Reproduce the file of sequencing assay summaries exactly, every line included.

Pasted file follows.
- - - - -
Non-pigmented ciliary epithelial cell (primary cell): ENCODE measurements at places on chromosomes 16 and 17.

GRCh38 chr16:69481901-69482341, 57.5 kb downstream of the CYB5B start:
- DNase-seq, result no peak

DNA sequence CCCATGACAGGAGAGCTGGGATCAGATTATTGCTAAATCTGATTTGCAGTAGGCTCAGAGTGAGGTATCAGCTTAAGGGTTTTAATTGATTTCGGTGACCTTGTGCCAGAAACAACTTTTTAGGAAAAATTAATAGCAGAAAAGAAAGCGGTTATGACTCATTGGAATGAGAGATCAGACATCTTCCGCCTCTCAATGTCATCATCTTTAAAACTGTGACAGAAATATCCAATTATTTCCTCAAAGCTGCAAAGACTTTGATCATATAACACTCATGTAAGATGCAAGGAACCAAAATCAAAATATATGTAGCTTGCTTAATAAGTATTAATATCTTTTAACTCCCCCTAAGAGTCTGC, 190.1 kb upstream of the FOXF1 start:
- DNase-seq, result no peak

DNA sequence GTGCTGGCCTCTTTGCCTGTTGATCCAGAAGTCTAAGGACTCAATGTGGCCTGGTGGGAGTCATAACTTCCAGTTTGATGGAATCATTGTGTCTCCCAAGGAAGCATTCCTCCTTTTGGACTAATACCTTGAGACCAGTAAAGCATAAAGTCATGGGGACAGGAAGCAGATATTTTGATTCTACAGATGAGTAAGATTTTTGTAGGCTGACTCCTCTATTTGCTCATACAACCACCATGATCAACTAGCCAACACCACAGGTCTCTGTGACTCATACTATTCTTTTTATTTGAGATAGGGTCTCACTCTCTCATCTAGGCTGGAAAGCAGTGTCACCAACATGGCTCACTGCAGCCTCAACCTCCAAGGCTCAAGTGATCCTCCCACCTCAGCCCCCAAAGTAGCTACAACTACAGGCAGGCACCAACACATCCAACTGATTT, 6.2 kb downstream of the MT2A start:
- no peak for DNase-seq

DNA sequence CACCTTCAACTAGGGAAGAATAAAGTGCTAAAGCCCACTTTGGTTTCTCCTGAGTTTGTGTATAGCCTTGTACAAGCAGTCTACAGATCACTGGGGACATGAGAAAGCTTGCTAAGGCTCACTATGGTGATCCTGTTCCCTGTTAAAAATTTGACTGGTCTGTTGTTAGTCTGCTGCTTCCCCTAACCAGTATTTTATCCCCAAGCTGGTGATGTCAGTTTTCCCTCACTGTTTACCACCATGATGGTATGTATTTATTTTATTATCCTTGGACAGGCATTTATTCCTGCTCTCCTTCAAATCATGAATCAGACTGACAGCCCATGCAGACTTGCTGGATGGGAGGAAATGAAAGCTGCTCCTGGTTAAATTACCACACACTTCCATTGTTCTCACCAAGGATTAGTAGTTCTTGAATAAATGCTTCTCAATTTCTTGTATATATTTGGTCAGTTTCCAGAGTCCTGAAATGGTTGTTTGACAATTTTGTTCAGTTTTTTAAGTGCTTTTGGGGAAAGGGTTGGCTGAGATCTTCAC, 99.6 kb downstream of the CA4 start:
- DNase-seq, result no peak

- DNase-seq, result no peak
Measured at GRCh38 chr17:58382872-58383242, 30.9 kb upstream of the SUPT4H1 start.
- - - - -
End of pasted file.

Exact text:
Non-pigmented ciliary epithelial cell (primary cell): ENCODE measurements at places on chromosomes 16 and 17.

GRCh38 chr16:69481901-69482341, 57.5 kb downstream of the CYB5B start:
- DNase-seq, result no peak

DNA sequence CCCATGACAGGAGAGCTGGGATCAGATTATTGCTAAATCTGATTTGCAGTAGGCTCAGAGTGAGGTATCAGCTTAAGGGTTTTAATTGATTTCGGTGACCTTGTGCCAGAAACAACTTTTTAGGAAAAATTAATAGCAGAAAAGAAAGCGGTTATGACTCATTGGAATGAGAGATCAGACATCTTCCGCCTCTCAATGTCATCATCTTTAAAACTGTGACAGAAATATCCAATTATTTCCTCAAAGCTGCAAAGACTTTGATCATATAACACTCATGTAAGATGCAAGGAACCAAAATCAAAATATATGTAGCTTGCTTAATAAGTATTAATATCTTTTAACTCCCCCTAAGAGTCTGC, 190.1 kb upstream of the FOXF1 start:
- DNase-seq, result no peak

DNA sequence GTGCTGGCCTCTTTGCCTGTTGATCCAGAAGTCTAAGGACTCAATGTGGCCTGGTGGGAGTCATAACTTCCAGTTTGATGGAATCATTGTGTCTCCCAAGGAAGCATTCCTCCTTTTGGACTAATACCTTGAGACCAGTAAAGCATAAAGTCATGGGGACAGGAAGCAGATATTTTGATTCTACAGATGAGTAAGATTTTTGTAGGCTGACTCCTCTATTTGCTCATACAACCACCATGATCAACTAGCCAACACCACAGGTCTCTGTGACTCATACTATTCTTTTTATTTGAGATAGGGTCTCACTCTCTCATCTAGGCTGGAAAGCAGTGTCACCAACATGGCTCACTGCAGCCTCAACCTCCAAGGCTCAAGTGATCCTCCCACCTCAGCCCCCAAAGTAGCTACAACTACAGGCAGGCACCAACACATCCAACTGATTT, 6.2 kb downstream of the MT2A start:
- no peak for DNase-seq

DNA sequence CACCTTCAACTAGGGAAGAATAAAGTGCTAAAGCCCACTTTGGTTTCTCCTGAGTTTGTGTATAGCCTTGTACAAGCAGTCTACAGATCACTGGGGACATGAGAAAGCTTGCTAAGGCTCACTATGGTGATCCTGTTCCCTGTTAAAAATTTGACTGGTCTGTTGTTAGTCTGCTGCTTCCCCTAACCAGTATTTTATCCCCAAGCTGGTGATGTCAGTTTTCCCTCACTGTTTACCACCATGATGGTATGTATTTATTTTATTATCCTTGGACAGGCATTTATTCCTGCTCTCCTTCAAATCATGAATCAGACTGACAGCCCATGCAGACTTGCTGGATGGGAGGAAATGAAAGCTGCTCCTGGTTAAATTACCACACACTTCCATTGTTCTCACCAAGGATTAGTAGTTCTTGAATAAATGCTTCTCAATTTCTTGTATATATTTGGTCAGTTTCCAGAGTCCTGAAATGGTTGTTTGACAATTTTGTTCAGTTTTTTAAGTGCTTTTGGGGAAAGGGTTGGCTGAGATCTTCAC, 99.6 kb downstream of the CA4 start:
- DNase-seq, result no peak

- DNase-seq, result no peak
Measured at GRCh38 chr17:58382872-58383242, 30.9 kb upstream of the SUPT4H1 start.